‘Our main focus in Asia is India’: Lockheed Martin
SP’s M.A.I. caught up with Susan A. Maraghy, Vice President, South Asia, Corporate International Business Development, Lockheed Martin, who was in India recently to attend the “Invest North—A Conclave to Showcase Investment Opportunities in Northern State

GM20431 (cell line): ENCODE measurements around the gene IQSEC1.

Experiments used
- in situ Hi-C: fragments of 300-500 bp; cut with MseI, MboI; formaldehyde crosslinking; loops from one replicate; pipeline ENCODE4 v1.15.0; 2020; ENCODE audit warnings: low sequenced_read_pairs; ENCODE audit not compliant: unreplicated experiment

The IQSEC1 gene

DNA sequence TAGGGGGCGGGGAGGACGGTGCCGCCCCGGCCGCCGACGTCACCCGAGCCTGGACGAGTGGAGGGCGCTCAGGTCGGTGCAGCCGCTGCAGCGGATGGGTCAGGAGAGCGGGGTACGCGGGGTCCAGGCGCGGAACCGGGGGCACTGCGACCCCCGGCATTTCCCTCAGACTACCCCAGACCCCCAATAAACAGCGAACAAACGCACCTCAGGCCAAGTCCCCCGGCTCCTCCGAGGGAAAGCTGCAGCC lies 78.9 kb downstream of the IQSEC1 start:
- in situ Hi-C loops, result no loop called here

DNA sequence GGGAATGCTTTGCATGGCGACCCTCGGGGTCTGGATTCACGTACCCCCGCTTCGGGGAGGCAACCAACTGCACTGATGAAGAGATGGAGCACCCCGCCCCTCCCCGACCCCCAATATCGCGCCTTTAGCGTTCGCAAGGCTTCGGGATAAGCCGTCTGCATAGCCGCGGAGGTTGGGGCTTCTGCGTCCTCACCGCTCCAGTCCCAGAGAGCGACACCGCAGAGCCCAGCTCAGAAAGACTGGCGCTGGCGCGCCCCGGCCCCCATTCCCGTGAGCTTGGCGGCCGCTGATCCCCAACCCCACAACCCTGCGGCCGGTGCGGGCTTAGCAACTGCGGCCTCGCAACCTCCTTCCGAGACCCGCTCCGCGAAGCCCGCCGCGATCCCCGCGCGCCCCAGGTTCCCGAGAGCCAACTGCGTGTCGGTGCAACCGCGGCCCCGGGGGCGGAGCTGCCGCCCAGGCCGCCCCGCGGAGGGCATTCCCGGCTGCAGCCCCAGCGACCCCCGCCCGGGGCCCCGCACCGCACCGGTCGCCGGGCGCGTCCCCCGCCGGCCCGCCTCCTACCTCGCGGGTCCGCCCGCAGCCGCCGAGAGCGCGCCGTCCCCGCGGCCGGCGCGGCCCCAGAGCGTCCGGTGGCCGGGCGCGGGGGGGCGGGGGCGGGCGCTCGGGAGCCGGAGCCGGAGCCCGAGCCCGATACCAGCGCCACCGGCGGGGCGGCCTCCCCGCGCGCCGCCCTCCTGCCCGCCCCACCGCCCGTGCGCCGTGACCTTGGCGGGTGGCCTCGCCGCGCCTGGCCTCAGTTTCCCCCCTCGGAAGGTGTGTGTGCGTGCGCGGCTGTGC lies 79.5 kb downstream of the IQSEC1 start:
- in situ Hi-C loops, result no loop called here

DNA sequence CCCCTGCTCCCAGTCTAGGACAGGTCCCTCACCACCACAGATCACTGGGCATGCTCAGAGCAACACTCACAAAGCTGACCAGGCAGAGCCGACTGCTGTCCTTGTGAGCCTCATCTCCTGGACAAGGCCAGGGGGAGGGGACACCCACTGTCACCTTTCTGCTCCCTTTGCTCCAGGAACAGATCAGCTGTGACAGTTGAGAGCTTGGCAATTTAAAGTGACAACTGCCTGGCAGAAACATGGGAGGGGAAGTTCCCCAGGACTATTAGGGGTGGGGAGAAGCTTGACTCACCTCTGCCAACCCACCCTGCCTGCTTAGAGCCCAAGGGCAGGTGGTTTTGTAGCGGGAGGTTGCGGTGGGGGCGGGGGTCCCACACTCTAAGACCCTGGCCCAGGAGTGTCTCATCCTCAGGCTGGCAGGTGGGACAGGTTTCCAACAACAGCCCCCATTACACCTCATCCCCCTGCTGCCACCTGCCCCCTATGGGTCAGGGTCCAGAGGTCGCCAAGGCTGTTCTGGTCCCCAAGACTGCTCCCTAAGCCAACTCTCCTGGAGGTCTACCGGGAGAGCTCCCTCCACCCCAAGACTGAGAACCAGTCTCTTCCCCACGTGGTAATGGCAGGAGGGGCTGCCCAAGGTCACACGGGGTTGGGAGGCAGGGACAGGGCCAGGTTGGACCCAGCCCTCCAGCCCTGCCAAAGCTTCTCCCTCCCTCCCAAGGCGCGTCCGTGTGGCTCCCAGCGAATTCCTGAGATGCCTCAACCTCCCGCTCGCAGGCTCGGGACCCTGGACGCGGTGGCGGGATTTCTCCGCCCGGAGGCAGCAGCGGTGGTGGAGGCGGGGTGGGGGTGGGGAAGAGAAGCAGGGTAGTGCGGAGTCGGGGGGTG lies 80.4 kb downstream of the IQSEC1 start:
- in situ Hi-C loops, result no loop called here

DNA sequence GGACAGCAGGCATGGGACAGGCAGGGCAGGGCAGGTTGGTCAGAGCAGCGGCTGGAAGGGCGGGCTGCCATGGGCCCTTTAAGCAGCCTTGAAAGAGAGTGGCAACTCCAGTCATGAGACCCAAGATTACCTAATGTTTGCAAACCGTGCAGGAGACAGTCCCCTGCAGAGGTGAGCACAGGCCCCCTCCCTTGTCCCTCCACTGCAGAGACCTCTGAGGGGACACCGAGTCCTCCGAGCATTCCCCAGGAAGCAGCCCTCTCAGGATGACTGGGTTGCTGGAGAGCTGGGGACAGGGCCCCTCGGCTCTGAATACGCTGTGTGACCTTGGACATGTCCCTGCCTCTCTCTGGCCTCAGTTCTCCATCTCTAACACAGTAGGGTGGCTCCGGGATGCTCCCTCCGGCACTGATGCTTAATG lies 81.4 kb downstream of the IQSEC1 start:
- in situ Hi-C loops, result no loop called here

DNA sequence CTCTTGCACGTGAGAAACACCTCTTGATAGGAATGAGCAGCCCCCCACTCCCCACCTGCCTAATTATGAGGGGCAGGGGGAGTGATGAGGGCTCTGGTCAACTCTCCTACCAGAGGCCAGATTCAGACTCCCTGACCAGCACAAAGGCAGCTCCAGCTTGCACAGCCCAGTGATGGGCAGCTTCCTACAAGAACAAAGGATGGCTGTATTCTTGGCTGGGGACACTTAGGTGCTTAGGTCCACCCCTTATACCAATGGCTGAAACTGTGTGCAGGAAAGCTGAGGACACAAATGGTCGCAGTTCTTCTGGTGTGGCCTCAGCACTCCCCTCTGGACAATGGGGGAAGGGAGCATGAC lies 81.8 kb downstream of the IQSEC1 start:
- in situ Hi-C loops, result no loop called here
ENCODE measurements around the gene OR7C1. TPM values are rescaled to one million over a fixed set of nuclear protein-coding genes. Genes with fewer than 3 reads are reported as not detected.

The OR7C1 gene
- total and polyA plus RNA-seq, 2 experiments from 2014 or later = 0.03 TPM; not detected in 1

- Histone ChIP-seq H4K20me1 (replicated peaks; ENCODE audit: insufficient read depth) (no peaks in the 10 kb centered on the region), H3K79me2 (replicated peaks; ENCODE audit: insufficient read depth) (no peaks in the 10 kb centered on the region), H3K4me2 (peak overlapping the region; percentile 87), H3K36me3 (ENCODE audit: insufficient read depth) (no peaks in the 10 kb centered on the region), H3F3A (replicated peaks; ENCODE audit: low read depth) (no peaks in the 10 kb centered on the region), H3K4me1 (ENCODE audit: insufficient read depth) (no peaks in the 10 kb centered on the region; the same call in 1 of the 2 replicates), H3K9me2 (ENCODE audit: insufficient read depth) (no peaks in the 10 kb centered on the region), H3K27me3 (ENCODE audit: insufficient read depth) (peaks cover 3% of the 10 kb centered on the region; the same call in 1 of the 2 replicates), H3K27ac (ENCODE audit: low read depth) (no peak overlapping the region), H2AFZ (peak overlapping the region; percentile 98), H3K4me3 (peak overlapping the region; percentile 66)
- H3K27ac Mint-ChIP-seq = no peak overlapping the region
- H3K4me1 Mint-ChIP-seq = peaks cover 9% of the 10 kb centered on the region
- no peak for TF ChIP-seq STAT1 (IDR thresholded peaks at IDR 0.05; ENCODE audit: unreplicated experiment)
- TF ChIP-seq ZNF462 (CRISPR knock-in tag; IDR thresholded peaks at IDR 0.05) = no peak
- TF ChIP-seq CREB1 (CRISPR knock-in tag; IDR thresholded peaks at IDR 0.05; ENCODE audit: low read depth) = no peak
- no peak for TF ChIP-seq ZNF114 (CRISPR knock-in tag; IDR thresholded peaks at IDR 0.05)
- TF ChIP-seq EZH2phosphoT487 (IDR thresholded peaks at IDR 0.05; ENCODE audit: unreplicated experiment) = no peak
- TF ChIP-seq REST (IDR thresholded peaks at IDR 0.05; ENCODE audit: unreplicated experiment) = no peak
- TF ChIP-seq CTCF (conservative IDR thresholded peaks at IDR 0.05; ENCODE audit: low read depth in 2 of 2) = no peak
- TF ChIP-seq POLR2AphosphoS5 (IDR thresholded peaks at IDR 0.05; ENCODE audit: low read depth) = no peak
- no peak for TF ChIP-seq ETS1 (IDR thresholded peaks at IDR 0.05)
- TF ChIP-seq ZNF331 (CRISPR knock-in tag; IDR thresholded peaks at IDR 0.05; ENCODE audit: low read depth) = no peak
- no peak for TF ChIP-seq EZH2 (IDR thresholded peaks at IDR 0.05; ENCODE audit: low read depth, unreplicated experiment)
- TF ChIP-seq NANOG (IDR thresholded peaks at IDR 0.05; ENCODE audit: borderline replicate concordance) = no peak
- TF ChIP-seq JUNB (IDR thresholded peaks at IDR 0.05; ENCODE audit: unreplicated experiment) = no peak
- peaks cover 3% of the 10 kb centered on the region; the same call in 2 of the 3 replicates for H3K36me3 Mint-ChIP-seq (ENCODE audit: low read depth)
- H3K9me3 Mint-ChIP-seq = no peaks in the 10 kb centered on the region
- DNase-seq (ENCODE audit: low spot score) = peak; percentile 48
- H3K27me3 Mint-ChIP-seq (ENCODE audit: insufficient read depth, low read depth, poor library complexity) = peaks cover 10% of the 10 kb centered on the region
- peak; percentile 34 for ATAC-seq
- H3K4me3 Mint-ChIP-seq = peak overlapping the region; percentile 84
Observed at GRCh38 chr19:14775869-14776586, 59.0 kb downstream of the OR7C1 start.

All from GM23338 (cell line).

SP’s M.A.I. (SP’s): Which are the countries you are focusing in South Asia? Susan A. Maraghy (Maraghy): The US Department of Defense is now focusing on India, the ten Association of South East Asian (ASEAN) countries, Australia and New Zealand. In Asia, however, our main focus at present is India. We have been here for more than 20 years already, and I believe we will be in India for times to come. We have a new Chief Executive for India. We are thrilled that he will be the steward of our strategy here. SP’s: The unmanned aerial system (UAS) market is growing and the US has an edge along with Israel. How is the money to be shared between the F-35 and the UAS? Maraghy: We are continuing to make progress on the F-35 along with the US Government and our partners. The programme is going well; creating milestones to the satisfaction of our government customers. We are proud of the joint strike fighter and like most of our platforms, it too has a long life span, 40 plus years. With respect to UAS, that’s a mission. We are continuing with the research and development of unmanned autonomous vehicles, whether they are for air, land or subsea. SP’s What is your next stake for the Indian Air Force (IAF)? Maraghy: We want to take on our C-130J programme further, selling the aircraft for different missions. By that I mean more aircraft for the IAF and also for the Indian Coast Guard as well. We have success with multi-mission capabilities on F-35s—maritime and airborne early warning and control (AEW&C) system. We have to explore these features with the IAF. We are very pleased that the US Secretary of Defence Chuck Hagel and Deputy Secretary of Defence Ashton B. Carter are developing relationships with Government of India through the Defence Trade Initiative (DTI). During his visit to India in mid-September, Dr Carter will hold discussions with the Indian Ministry of Defence (MoD) on different offers, from precision attack to maritime solutions. Lockheed Martin is interested in co-production, co-manufacture and co-development in India. We are here to understand the industries we can collaborate, including civil and homeland security. Four areas that we are predominantly looking at are border security, critical infrastructure protection, emergency preparedness and response, information sharing and learning. SP’s: Are you talking to anyone in India regarding development of precision weapons, subsystems, avionics, etc? Maraghy: We are exploring opportunities of joint venture (JV) with small and medium enterprises as well. We already have a joint ven- ture with Tata and Fly Wings International Private Limited, Mumbai. In our JV company with Tata, we are manufacturing parts for C-130s which would be supplied worldwide and if India continues to buy, we will be supporting the aircraft here as well. We need our partners to be competitive and have the capability to scale to serve the global market. SP’s: Which are the sectors you are looking at in the South Asian region other than defence? Maraghy: We are looking at offering technologies to countries that are looking to bolster their cyber defence. The other area that is very consistent but has been driven apart because of budget constraints is governmental operational efficiency—IT outsourcing and business management. The consistent region of growth is cyber and IT. With respect to defence, it differs from one country to another. It could be maritime patrol or other capabilities which are a part of their modernisation plans. SP’s: There has been a belief that the technology India is getting from the US is old and not first hand. What is your view? Maraghy: India is getting first-hand technology with the C-130. Dr Carter’s Defence Trade Initiative is the first great positive step to breakdown the perspective that India does not get the first technology. Indian private sector companies and the DPSUs do have the capability to co-develop and co-manufacture. SP’s: How do you view India’s decision to allow foreign direct investment (FDI) above 26 per cent in defence production on a case-to-case basis? Maraghy: We are very encouraged with the decision. This would benefit business in defence as in other sectors. SP’s: Lockheed Martin has made its presence felt in corporate social responsibility (CSR), is this global practice of ‘winning friends’? Maraghy: CSR is very important for us and for the last six years, we are involved in the Department of Science and technology (DST)Lockheed Martin India Innovation Growth Programme, wherein our core engineering and development team has developed a relationship with the Indian Institute of Technology (IIT), Federation of Indian Chambers of Commerce and Industry (FICCI) and the University of Texas. Stanford University is also now a part of it. SP’s: What would be your suggestions to the Indian private sector? Maraghy: Be focused, have a vision, invest in people and provide the best technology. In every partnership, you need to communicate and have patience.